Teachers, keep in mind that good evaluation tools should rely on adequate professional development, decent facilities to provide students and teachers a safe learning environment, enough administrative and community support. Then good student test scores can be used for a percentage of your yearly evaluation.

Waivers Set Off More Change

Friday, July 13th, 2012

The news that five more states have received waivers from Congress’s 2001 No Child Left Behind Act adds up to 29 states so far that have requested help from the United States Department of Education.

No Child Left Behind (NCLB) legislation which has cluttered Senate and House committee desks since the 2007 date for revision, still has not made it to any votes. Therefore, action by the U.S. Department of Education allows states to make changes. Several other states who have sent applications for waivers have not received notification yet. And Iowa, for instance, had no measures for teacher performance in its application and was returned for further development.

For a state to get a waiver to abandon NCLB goals of 100% student academic grade level status by 2014, the application must have new reasonable standards in place that evaluate school and teacher progress for student academic success. The waivers must emphasize service to special education, English Language Learners, and economically disadvantaged youth. Test scores on a yearly summative test must be used as only one of several factors such as peer review, graduation rates, and attendance to establish school success.

Waivers are big news. Another specific issue in the media concerns middle school age students. (See New York Times, 6-18-2012, The Middle School Conundrum) Should those students be relegated to separate schools with teachers who are isolated from elementary teachers? Often, especially with budget cuts by state legislatures, teachers do not receive professional development that may open eyes to the range of academic and social/emotional issues for that age student.

The question comes down to support K-8 schools or 6-8 middle schools. Honestly, the configuration of school demographics and infrastructure for each school district will determine the outcome. Either way, the administration and faculty must set up the school program to care for the intellectual range and be sensitive to the emotional needs of these students.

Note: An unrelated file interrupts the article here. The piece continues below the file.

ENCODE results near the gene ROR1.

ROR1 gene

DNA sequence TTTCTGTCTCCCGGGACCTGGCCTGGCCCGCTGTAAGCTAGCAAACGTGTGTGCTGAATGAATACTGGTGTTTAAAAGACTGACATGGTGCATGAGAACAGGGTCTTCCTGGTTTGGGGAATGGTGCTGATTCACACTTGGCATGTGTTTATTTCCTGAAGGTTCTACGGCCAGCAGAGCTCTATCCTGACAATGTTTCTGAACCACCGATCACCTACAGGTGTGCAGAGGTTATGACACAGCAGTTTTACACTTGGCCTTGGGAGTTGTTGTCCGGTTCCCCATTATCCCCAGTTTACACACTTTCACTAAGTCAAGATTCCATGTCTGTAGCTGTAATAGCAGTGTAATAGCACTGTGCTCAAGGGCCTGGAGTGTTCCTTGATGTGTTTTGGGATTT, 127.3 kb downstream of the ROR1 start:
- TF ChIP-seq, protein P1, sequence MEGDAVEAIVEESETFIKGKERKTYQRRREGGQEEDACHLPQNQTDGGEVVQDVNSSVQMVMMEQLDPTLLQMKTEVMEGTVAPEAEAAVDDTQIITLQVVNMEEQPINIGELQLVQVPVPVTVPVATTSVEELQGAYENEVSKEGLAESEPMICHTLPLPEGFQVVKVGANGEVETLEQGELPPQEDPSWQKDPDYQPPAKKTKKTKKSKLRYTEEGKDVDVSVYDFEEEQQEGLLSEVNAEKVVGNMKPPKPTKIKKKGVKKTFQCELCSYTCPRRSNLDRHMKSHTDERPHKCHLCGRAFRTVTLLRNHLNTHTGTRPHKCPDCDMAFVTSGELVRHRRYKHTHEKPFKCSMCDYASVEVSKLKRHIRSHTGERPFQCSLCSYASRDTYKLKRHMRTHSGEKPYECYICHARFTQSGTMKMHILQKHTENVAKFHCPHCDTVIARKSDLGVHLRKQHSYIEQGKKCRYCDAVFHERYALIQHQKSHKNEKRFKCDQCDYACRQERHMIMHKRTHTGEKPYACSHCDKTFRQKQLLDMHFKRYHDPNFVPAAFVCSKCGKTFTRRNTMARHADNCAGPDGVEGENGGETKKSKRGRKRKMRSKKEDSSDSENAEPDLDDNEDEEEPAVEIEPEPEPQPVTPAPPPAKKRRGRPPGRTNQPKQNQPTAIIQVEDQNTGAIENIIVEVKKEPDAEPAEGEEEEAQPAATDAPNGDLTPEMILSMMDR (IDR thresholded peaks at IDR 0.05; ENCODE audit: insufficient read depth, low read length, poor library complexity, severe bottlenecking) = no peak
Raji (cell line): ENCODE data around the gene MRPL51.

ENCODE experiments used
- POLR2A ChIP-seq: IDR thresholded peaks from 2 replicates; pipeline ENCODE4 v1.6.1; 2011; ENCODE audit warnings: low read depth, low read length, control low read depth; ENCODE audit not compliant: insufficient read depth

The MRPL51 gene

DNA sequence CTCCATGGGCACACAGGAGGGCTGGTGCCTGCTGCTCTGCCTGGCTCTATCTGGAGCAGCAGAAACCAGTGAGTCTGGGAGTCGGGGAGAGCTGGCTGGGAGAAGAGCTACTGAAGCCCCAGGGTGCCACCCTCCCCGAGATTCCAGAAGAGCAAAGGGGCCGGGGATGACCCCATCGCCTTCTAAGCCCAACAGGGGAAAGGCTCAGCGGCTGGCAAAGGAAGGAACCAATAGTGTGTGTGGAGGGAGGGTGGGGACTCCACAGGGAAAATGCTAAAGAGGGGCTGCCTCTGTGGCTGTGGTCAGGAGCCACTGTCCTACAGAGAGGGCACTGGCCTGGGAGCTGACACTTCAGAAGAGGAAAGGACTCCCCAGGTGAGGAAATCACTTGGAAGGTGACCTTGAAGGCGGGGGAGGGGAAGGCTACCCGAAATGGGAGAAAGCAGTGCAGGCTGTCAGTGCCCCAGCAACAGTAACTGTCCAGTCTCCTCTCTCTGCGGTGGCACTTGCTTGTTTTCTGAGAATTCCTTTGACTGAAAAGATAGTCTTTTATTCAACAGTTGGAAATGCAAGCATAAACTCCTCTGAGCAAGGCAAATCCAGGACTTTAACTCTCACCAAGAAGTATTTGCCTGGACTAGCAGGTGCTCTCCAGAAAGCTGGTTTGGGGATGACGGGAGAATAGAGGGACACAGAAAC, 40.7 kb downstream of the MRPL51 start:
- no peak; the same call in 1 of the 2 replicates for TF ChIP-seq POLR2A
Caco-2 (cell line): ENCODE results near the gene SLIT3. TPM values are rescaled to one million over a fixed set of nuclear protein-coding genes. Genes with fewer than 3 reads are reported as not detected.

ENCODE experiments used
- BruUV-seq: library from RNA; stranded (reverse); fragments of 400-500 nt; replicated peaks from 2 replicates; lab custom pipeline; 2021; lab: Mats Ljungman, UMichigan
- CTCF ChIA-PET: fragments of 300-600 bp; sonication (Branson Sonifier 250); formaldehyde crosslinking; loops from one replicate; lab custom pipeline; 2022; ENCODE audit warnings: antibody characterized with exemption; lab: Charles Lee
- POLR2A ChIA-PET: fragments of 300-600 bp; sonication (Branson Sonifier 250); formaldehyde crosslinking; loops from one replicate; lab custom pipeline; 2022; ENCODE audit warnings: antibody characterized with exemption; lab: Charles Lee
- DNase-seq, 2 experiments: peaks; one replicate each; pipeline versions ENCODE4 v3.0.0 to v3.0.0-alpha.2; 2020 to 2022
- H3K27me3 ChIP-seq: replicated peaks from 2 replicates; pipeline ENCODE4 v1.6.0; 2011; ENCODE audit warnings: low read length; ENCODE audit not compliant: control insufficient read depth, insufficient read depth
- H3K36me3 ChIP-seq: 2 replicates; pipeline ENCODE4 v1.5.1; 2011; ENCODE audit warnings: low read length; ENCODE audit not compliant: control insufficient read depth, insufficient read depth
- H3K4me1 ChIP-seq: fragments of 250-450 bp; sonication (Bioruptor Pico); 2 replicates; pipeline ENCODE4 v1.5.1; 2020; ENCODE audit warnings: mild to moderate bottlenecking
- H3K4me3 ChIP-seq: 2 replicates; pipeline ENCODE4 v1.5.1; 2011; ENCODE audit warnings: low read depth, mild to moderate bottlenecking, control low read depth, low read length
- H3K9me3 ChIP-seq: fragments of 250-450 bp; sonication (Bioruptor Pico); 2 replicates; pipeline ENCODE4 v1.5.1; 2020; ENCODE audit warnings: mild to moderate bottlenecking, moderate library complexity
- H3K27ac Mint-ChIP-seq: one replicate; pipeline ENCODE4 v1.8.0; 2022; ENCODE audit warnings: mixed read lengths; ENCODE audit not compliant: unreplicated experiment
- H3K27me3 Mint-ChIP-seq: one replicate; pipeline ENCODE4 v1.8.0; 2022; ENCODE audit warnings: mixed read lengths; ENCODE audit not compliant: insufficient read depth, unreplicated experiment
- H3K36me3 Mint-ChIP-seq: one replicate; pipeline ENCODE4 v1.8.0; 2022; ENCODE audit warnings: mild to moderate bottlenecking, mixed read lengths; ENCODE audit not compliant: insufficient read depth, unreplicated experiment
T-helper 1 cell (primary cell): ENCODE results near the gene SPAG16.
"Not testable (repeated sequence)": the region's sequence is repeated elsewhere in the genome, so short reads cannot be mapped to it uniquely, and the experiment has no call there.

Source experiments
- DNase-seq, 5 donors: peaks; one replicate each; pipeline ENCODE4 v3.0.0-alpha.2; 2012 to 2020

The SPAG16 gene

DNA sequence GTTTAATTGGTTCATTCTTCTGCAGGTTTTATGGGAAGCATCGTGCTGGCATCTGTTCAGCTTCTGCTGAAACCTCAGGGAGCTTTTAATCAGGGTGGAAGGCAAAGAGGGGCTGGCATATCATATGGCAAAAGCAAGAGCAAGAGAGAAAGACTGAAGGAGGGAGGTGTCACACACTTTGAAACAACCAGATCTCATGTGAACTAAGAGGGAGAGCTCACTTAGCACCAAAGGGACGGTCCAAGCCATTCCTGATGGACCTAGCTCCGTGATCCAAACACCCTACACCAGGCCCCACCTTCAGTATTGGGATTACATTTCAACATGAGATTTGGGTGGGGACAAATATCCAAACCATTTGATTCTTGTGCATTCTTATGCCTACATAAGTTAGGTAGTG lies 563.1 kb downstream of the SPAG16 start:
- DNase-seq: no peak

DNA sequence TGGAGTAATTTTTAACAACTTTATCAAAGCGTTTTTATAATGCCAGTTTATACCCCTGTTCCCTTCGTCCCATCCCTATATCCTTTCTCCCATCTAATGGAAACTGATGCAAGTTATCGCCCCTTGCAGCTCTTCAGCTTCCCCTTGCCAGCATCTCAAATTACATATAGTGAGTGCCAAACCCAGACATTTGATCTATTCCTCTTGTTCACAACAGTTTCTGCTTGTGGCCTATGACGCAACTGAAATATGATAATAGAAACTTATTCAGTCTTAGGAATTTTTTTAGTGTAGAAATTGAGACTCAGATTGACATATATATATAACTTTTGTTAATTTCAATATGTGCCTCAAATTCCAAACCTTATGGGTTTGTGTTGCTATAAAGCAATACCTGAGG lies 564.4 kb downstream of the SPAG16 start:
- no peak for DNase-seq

No state education department want students to fail a reading or math course, have a poor attendance rate, receive marks for unsatisfactory behavior. That student is unlikely to graduate.

With the possibility of failure or success in mind, Ohio has been in the news for revising its school goals. (See The Plain Dealer 7-2012) With a GOP governor and legislature, a Democratic mayor in Cleveland, a strong superintendent of Cleveland schools, and 2010 Race to the Top funds, the state will put a new plan in place by the 2013-2014 school year, affecting all state schools but especially Cleveland.

The most important changes were agreed to by all from the governor to the teachers. The school principals as well as teachers will be observed, asked to establish yearly goals, and be evaluated on them. Principals will be required to assert more academic leadership, not just address the budget and discipline. Evaluations for all school employees will determine hiring, moving to another school, and raises. Seniority will not be the factor it once was. Besides test scores, staff will take part in team professional activities and engage the community.

For Cleveland Schools, the need for change is most important. The schools have depressed scores which has led to Watch status. Passage of a tax bond will be required to support changes in Cleveland.

Hope for success.

Raise Your Voice! Resist! Reform!

Wednesday, April 4th, 2012

Union! Union! Sometimes good. Sometimes too late.

Last year Los Angeles needed a legal settlement before the district spread layoffs around, not keeping to the rule of seniority. Earlier this year, San Francisco had its chance, wiping away seniority when turning around failing schools. Of late Oakland Public Schools teachers face the same long-established union rule, waving their hands in resistance to a plan to reform some of its very low-performing public high schools-first of all, by ignoring seniority and making all teachers re-apply to teach in the three high schools. See “Teachers resist radical reform” by Jill Tucker of the San Francisco Chronicle, March 31, 2012.

If only a decent teacher-administrator-school evaluation was part of California’s Education Code. Some education experts blame the California Teachers Association and the California Federation of Teachers for resistance to change the rules. Other pundits cheer the need to bargain. Think of the current debacle in Wisconsin.

The state legislature has proposed a considerable number of bills to address education issues, but only one calsl for evaluation legislation for each district. Money seems to be the first issue.

Assembly Bill -AB 18 has offered the largest reforms depending on funds, even supported by Tom Torlakson, current Superintendent of Instruction. AB 721 and AB 1741 have been read to the legislature to promote similar reforms for post-secondary education, including mechanisms to restore funding.